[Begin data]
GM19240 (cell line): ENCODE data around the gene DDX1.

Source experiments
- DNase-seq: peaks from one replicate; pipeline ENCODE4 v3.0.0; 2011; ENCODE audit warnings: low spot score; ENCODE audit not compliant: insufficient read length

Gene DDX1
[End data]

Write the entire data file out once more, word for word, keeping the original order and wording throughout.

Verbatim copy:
GM19240 (cell line): ENCODE data around the gene DDX1.

Source experiments
- DNase-seq: peaks from one replicate; pipeline ENCODE4 v3.0.0; 2011; ENCODE audit warnings: low spot score; ENCODE audit not compliant: insufficient read length

Gene DDX1